And you can carry over the idea of diversification to insurance.  Just like mixing up the kinds of stocks or bonds you own, you can carry insurance from two or more insurers.  You do this by having your employer-sponsored group plan plus something you pay for on your own separate from your employer.  You can further diversify by mixing up the kinds or terms of coverage dividing some between term and permanent type policies.

Kinds of Life Insurance: Term vs Permanent

Insurance comes in two basic varieties: term and permanent.  Term insurance has a fixed premium for a fixed time period.  It’s great for covering specific risks for a defined time period (i.e. a mortgage, college costs).  Permanent life insurance has many flavors but in essence the key is that some of your premium that you pay is used to build up cash value.

Now for those who are unhappy with the stock market, you may want to consider some of the benefits offered by permanent life insurance.

  • The value is guaranteed. You’ll always know how much you have. And the insurer is required to credit a minimum amount to your value each year.
  • You receive dividends and their tax-free. Policyholders will receive dividends that increase the value of their account.
  • You can access the cash value at any time. Unlike going to a bank for a loan, the insurer will give you access to your account’s cash value with very little delay. You pay no penalty when receiving the cash as long as you repay yourself.  And if you set up the account properly, you can build up enough cash value to tap into for anything from buying a car to buying a home to funding retirement without paying a penalty or taxes.  (This is described by some as the Infinite Banking Concept where you become your own banker).
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We’ve all heard of horror stories of someone stealing a credit card or hijacking your identity online to “party like it’s 1999” and leaving you with the bill.  It’s become a cultural cliche and even popularized in TV sitcoms and commercials.

But it’s anything but funny when a scam is played on you.  So prepare to protect yourself and your credit.

Credit is vital in this economy.  We depend on it to get us through the day.  It’s part of our identity (and the credit reporting bureaus know it and charge lots of money to sell soci-economic demographic data to marketers keen on target marketing.)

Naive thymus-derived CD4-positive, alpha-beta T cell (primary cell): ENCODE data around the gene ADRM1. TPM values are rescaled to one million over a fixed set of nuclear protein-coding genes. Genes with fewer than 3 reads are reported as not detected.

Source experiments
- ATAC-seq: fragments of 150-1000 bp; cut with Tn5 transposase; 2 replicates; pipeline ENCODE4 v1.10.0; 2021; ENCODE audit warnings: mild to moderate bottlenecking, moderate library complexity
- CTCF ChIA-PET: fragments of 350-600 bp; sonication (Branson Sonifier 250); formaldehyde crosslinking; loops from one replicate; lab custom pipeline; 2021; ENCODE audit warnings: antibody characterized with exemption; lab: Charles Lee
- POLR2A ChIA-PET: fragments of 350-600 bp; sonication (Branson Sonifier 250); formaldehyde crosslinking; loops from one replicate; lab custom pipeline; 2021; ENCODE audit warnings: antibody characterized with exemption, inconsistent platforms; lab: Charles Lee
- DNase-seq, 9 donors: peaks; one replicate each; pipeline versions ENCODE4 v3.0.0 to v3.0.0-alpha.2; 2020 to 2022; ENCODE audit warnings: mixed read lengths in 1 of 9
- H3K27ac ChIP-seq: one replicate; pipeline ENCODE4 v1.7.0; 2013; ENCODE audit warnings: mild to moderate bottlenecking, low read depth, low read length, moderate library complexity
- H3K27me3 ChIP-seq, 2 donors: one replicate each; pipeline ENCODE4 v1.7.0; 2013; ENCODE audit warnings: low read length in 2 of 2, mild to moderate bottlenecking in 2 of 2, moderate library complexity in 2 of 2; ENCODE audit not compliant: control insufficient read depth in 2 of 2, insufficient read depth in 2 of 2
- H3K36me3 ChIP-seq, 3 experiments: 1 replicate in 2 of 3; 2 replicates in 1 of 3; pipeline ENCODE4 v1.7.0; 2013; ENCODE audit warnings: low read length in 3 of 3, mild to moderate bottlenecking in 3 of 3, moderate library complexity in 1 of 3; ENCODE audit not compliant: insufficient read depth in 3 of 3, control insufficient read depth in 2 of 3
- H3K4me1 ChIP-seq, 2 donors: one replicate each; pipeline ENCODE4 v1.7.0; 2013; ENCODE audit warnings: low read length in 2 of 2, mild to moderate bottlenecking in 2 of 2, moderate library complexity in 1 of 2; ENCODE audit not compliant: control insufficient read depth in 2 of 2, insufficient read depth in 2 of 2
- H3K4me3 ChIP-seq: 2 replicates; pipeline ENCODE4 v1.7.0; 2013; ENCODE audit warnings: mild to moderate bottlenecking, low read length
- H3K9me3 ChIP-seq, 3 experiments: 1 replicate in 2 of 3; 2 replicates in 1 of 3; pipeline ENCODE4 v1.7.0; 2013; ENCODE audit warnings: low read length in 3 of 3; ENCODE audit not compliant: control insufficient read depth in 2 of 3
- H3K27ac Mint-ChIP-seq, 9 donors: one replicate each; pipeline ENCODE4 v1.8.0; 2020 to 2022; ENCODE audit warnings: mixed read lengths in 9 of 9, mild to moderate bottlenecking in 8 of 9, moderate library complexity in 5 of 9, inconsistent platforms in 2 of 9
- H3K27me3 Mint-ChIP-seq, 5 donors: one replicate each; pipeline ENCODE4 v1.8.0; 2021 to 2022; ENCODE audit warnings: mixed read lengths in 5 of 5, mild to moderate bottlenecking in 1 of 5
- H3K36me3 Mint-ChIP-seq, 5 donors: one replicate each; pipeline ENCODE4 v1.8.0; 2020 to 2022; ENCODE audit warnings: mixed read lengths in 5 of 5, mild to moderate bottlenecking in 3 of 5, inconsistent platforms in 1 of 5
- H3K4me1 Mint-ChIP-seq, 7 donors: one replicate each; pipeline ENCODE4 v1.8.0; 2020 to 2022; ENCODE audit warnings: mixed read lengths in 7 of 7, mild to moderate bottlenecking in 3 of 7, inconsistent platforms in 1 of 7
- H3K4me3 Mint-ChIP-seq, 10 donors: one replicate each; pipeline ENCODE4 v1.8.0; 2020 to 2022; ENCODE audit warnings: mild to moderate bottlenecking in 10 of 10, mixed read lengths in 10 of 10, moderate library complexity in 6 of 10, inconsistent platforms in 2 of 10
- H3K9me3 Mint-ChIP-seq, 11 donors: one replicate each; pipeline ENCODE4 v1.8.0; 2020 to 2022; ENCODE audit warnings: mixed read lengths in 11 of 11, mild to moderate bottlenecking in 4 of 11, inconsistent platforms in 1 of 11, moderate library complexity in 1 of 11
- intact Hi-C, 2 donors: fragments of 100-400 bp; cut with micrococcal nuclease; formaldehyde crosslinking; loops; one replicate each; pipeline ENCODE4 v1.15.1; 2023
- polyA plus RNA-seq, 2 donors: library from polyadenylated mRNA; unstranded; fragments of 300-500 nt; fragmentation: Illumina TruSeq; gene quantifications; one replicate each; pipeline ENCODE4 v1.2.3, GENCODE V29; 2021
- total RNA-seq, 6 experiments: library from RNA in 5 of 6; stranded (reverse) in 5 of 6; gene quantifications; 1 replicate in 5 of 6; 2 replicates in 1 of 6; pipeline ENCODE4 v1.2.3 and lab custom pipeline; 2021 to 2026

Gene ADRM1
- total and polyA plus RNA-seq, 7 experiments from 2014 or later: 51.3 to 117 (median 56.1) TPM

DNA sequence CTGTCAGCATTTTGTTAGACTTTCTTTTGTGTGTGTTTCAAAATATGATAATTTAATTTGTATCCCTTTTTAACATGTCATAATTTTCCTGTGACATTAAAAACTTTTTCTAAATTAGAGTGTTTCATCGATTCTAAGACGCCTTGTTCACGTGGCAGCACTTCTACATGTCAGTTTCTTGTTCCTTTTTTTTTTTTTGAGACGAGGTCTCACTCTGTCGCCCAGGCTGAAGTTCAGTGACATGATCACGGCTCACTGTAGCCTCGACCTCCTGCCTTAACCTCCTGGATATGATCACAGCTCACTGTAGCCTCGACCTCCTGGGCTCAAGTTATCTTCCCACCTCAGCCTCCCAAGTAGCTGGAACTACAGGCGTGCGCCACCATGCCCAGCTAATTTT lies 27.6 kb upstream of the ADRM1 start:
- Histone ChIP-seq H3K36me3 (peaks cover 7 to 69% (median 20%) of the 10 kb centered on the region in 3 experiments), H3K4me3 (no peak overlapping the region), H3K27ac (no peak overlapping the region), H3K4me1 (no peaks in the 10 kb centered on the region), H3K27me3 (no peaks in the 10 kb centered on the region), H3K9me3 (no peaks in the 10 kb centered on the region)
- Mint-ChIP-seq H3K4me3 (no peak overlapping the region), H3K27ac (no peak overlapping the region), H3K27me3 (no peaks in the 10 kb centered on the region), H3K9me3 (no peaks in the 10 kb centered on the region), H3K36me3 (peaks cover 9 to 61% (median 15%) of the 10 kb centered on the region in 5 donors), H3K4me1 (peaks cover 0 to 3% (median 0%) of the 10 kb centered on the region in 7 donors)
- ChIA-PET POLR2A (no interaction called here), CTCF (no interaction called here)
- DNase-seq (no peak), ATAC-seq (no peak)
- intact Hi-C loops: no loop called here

And in a time when banks and lenders of all sorts are skittish about lending and getting burned, it’s all the more important to maintain a good (if not great) credit score.

The difference between a credit offer and interest rate for someone with a 780+ FICO score and someone with “only” a 700 can be 0.25% on a mortgage, maybe more for an auto loan.  Doesn’t sound like much but believe me when you’re making that payment each month you’ll appreciate the lower payment resulting from the reward you get for great credit.

This brings me to my tale of woe for today.

Check Your Credit Reports Regularly

I’m kind of obsessive about maintaining my credit and paying bills on time.  I’m no stranger to disputing charges.  I check my credit report regularly.  If you don’t you should.  And you can do it for free.  Just go to www.annualcreditreport.com which is a site offered in conjunction with the Federal Trade Commission.

The FTC has set up the site to help consumers get a copy of their credit report for free each year.  Since there are three main credit bureaus to which virtually all creditors report:  Trans Union, Experian and Equifax.  You can get a free report from each of these reporting agencies.

Once you log in and verify yourself you can choose which bureaus to compile your report.  The best tip I can suggest is to stagger your requests.  Order one report from one bureau and then order another free report from a different bureau three months later.  And then repeat three months later with the third and final bureau.

Why go through the trouble?  Well, each bureau will more than likely have the same information as the others.  Not always but most times.  So you can basically monitor your credit for free by staggering your requests throughout the year.

So while there are services out there offering “free” credit monitoring services (and they have really catchy jiggles), you can do it yourself for free.